Trustee and Spouse Fund New Environmental Fellowship

A gift from Patrick and Tamar Smith Pichette ’86 will support a new conservation fellowship for a Vassar alum who will work for several months with interns at a Canadian wilderness preserve and then return to The Preserve at Vassar to assist with research, environmental monitoring and land management.

Woman standing outside in front of the Vassar Barns
Jennifer Rubbo, Director of Vassar’s Environmental Cooperative, at The Barn on the Ecological Preserve.
Photo: Karl Rabe

Applications for the two-year fellowship, open to all Vassar alums, are now being accepted, according to Jennifer Rubbo, Director of Vassar’s Environmental Cooperative.

The fellowship recipient will work at both the Kenauk Institute and Vassar College. Kenauk is a private 65,000-acre nature preserve located between Montreal and Ottawa. The fellow will collaborate with interns there in research projects. At Vassar, the fellow will work with staff at the Environmental Cooperative and the Preserve at Vassar to develop and assist with environmental education programming and implementation of the preserve’s Conservation Action Plan. The first Fellow will start work in May. 

Group of students sitting on and in an off-road pickup truck
Interns at work at the Kenauk Preserve in Canada.
Photo: Courtesy of the Kenauk Institute

Tamar Pichette, a Vassar trustee who has had an ongoing relationship with the Kenauk Institute, said the idea for the fellowship arose out of conversations she had with College President Elizabeth H. Bradley. “(Bradley) had the idea of creating a conservation fellowship as a joint initiative,” Pichette said. “Given Kenauk’s work as a center for ecological studies with a focus on conservation through research, the synergy with Vassar’s ecological preserve offered a compelling opportunity. At the Kenauk Institute, we bring students onto the property for intensive internships where they carry out original research on wide-ranging topics. Extending this to a fellowship, where the field work carried out at Kenauk can be continued at Vassar at the ecological preserve, seems like a winning combination.”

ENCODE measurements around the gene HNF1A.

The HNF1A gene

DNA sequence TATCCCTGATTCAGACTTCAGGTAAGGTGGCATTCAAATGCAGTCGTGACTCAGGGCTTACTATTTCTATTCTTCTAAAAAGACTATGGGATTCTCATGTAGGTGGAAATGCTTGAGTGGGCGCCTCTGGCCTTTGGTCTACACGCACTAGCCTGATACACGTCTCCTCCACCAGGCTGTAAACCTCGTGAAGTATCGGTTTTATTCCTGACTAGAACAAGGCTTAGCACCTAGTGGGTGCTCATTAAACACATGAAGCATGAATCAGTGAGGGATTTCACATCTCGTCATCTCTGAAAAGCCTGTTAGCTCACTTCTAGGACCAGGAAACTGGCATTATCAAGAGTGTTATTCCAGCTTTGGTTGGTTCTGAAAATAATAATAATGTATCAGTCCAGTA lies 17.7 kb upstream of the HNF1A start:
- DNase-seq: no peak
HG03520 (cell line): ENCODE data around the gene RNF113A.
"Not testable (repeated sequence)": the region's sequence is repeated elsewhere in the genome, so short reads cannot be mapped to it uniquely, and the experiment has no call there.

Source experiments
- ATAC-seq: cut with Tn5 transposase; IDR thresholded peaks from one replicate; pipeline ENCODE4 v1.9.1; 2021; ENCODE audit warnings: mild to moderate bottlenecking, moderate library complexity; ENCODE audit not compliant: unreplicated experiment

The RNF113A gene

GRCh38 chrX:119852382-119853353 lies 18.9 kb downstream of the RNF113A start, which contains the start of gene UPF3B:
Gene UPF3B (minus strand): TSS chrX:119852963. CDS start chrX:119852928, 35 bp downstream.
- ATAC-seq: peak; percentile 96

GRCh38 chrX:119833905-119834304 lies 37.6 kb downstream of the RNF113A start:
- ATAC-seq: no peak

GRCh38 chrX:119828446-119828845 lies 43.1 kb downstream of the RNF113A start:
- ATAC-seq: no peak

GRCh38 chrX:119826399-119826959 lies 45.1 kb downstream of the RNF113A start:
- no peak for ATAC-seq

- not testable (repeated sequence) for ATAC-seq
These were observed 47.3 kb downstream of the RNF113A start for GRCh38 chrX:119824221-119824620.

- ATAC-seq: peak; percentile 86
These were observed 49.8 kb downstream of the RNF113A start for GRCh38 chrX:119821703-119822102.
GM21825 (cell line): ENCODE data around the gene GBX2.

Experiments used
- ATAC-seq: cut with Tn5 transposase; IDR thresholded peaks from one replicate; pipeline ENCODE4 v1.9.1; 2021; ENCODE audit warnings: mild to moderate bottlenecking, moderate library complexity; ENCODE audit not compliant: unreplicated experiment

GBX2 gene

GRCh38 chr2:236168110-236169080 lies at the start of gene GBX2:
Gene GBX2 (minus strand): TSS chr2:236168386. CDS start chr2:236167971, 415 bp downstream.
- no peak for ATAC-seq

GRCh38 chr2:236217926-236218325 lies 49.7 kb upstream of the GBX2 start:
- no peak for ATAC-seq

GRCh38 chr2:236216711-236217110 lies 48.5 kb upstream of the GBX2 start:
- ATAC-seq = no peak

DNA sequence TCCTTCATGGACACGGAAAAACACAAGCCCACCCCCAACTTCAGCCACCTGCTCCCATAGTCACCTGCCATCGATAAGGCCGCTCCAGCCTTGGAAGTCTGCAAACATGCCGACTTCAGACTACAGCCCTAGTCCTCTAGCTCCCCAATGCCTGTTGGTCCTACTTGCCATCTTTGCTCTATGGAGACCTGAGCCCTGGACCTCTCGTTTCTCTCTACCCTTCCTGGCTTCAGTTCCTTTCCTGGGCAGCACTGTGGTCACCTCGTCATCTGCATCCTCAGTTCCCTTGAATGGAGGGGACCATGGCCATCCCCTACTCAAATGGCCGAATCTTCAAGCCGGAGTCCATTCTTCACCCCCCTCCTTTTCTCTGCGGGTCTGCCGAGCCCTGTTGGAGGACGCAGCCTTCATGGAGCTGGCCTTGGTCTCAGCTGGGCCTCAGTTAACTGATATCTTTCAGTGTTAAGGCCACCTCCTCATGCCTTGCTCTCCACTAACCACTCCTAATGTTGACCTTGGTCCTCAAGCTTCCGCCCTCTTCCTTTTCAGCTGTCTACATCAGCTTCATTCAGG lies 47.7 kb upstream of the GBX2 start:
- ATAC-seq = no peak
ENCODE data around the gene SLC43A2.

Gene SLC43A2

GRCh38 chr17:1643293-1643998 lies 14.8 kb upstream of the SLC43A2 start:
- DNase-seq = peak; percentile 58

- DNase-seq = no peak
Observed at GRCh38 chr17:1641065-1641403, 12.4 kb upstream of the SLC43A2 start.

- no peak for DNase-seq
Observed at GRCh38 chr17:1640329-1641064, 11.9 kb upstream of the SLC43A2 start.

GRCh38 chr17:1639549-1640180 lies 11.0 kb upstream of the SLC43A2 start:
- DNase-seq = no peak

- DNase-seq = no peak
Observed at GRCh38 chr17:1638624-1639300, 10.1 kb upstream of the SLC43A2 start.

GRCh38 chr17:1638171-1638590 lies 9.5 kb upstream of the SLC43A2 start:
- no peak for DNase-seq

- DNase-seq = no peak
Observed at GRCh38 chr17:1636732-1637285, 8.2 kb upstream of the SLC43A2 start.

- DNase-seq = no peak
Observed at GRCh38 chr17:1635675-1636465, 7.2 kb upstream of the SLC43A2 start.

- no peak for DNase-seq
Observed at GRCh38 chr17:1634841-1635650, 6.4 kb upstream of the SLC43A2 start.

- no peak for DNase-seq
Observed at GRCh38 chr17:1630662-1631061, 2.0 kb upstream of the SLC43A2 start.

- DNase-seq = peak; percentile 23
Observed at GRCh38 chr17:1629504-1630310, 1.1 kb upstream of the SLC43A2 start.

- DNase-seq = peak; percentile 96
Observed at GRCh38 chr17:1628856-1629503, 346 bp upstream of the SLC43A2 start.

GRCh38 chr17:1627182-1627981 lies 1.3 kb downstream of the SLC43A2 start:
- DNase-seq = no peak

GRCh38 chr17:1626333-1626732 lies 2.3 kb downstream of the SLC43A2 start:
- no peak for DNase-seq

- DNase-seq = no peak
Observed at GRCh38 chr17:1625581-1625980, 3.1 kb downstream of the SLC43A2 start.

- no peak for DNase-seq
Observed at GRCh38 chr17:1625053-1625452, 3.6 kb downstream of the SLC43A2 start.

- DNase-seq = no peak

Woman kneeling in the dirt planting on a farm
Keri Van Camp, Director of the 500-acre Preserve at Vassar.
Photo: Karl Rabe

Rubbo and Keri Van Camp, Director of the 500-acre Preserve at Vassar, said they were looking forward to working with the Kenauk Institute and with the recipient of the fellowship. “The experience gained by this Fellow is bound to enable us to expand our horizons and help us think of new ways to do things here,” Rubbo said.

Portrait of a woman in front of a fog covered lake.
Kenauk Executive Director Liane Nowell.
Photo: Karl Rabe

Van Camp said that while the two nature preserves were different in many ways, “both of us are doing similar work, and this partnership will help both institutions improve what they do and enhance our outreach to the community.”

Kenauk Executive Director Liane Nowell said she looked forward to hosting the first Kenauk-Vassar Fellow. “Tamar and Patrick have a long-standing relationship with Kenauk, and it’s been great working with Vassar on this initiative,” Nowell said.”

Tim Kane, Vassar’s Vice President of Advancement, said the College was grateful to the Pichette family for funding the fellowship. “We are thrilled to be able to match the Pichette family’s deep commitment to the Kenauk Institute and conservation with the work of Vassar’s ecological preserve in order to provide young alums with an opportunity to have hands-on experience in conservation techniques and education,” Kane said.

January 23, 2023
Campus Initiatives